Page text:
Georgetown University’s Newspaper of Record since 1920

The Hoya

Georgetown University’s Newspaper of Record since 1920

The Hoya

Georgetown University’s Newspaper of Record since 1920

The Hoya

Eco-Action Proposes GU Conservation Strategies

ECO-ACTION Eco-Action Proposes GU Conservation Strategies By Cherise Williams Special to The Hoya

The GUSA Assembly unanimously passed a resolution Tuesday supporting environmental suggestions made by Eco-Action to the university, including energy conservation, increased recycling and the institution of an environmental accountability system for university actions.

In the 1999-2000 school year, Eco-Action conducted independent campus environmental audits. Their findings led Eco-Action to call for “GUSA and the campus community to back [their] suggestions to the university” senior representative Ben Anderson (COL ’02) said. Anderson co-sponsored the resolution with Facilities and Housing Committee Chair Ryan Schultz (COL ’02).

Eco-Action President Geoff Johnson (COL ’03) said he hopes the resolution will energize what he calls a currently stagnant environmental discussion between students and administrators. “In our efforts to meet with [University] President [John J.] DeGioia, the university has been far from receptive and surprisingly casual. Maybe this will add to the momentum we’re trying to build,” Johnson said.

Johnson said he is concerned that without calling attention to environmental issues, the administration will not sufficiently consider them when making decisions. “Right now, Georgetown doesn’t seem to be taking many steps toward environmental responsibility . and though this a step in the ight direction, it’s still up to university officials to implement these ideas. All we can do is show students’ opinion.”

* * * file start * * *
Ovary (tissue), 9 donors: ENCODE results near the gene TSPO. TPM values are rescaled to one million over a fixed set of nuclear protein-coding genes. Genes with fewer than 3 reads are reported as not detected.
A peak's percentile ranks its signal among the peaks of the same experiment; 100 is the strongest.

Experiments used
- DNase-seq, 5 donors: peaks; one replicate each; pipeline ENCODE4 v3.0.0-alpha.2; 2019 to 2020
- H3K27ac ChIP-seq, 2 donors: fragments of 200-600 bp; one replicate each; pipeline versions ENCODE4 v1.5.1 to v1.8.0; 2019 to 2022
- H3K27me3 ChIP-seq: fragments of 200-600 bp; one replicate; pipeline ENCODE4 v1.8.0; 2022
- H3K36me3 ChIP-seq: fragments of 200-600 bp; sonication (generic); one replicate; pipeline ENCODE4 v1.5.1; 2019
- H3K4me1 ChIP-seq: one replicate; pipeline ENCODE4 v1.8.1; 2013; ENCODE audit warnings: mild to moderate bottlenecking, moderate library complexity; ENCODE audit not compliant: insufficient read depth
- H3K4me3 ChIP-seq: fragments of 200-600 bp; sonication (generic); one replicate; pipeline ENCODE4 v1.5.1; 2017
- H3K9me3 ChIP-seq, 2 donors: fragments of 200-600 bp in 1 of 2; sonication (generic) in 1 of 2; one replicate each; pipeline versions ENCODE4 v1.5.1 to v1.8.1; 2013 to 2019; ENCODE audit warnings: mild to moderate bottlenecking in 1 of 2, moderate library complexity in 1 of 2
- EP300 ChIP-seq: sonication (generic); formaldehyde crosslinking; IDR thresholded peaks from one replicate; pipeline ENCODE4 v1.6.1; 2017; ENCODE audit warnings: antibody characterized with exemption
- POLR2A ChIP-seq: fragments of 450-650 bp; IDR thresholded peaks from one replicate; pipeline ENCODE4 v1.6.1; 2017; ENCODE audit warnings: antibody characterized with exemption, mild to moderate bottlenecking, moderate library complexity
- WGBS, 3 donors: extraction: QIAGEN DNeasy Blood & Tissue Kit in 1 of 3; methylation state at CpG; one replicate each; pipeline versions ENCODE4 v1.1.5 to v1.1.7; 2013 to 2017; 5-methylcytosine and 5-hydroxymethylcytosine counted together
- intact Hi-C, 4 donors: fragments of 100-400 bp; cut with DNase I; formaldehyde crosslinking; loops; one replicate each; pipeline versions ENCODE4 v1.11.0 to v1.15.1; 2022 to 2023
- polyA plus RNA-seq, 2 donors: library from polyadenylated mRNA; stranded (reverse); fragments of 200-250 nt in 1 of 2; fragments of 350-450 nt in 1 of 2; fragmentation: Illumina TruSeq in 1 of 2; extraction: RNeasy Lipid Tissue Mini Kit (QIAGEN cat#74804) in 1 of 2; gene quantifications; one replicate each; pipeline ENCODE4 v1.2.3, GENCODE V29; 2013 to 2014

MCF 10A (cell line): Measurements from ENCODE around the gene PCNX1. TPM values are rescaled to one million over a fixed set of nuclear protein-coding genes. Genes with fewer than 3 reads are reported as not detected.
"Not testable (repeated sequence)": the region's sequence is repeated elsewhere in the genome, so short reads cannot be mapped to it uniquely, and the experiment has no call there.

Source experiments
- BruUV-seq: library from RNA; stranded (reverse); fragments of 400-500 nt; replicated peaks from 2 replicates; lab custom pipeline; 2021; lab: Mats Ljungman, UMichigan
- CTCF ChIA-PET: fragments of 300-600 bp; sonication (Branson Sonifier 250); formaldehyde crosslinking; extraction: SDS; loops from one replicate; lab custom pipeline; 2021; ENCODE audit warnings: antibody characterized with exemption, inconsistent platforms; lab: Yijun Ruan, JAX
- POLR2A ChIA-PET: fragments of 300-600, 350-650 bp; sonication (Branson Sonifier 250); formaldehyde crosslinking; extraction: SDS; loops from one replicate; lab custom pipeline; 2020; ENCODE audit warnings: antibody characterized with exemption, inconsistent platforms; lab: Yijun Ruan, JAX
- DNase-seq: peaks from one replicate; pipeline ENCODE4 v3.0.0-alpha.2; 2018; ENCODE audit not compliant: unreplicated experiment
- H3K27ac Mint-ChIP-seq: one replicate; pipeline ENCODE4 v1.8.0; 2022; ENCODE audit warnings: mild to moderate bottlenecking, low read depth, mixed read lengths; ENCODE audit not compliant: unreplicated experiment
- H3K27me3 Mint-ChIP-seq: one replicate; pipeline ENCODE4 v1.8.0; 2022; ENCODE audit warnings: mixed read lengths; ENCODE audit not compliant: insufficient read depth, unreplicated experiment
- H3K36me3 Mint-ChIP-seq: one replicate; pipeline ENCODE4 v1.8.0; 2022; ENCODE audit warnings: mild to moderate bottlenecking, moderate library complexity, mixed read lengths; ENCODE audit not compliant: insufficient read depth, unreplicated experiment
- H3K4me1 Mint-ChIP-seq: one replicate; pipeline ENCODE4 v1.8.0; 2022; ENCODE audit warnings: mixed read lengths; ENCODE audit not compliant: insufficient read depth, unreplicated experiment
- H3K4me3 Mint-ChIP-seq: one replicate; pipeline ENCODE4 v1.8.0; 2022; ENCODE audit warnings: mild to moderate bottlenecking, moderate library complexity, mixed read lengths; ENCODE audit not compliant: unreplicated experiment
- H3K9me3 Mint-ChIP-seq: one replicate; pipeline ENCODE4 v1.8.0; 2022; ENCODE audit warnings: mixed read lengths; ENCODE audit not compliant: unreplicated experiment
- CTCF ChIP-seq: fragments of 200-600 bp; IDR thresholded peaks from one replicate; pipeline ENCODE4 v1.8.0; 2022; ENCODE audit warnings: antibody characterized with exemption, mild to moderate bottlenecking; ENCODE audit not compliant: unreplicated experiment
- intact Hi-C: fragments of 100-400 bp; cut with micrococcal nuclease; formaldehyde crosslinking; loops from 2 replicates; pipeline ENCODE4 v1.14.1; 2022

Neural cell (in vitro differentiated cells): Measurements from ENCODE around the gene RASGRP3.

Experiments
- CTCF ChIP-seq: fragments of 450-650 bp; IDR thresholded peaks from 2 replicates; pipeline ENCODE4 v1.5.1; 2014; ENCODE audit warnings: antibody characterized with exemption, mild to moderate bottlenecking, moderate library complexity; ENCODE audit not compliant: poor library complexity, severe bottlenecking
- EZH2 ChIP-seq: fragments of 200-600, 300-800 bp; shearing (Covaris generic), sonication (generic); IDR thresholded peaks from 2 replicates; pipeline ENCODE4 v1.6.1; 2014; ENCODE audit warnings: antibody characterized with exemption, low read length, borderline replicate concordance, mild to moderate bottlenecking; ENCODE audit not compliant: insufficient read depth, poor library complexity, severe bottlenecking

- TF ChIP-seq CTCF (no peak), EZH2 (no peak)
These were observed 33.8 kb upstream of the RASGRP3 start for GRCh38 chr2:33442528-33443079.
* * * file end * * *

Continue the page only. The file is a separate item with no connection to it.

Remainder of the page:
But Eco-Action – and now GUSA – hope they can empower the environmental cause by convincing the university to institute a formal environmental accountability system, something it currently lacks. Eco-Action wants the university to have an Environmental Mission Statement in which students are active in the formation and writing stage.

As it currently stands, “if a university environmental [practice] comes up that is questionable, we have nothing to check it with and hold the university responsible for,” Schultz said.

Along with such administrative goals, the resolution also includes, “a lot of little, easy things that can be done to improve our inefficient energy practices,” according to Shultz.

One such idea is the installation of motion-sensor lights in ICC classrooms that would turn off when no one is in the room. Now, those lights stay on all night, primarily for safety reasons.

Eco-Action supporters, though, feel that the motion-sensitive lights in classrooms both conserve energy and have a built-in safety capacity because they would come on whenever someone was in the room. Also, the resolution suggests that all computers in the labs have a sleep mode built into the screen savers so they automatically “sleep” when not in use, conserving energy.

Recycling is another area where Eco-Action thinks the university should make strides. Currently, the university has a contract with university paper supplier Boise-Cascade, a company Eco-Action refers to as having “environmentally unfriendly practices.” Consequently, the resolution suggests that the university “move toward 50 percent post-consumer recycled paper and reconsider their current contract with Boise-Cascade.”

The resolution also calls for more uniformity in recycling practices on campus. According to Schultz, some spots on campus have only glass or plastic recycling bins and none for trash. This becomes a problem when some trash goes into and thus contaminates the bin, preventing its contents from being recycled.

In efforts to educate students about recycling on campus, Eco-Action suggests placing signs near recycling bins about where to put each trash or recyclable material. Also, they are looking into a New Student Orientation education campaign to make students more aware of the importance of recycling and that recycling is a part of D.C. law.

Eco-Action also wants to augment these educative goals and by convincing the College to create an Environmental Studies major. Currently, only a minor for the subject exists.

It would be interdisciplinary and would not require any hiring of new faculty members because enough classes already exist to qualify it as a major.

They are in the process of talking to administrators about the possibility of the major.

– Hoya Staff Writer Kevin Joyce contributed to this report.

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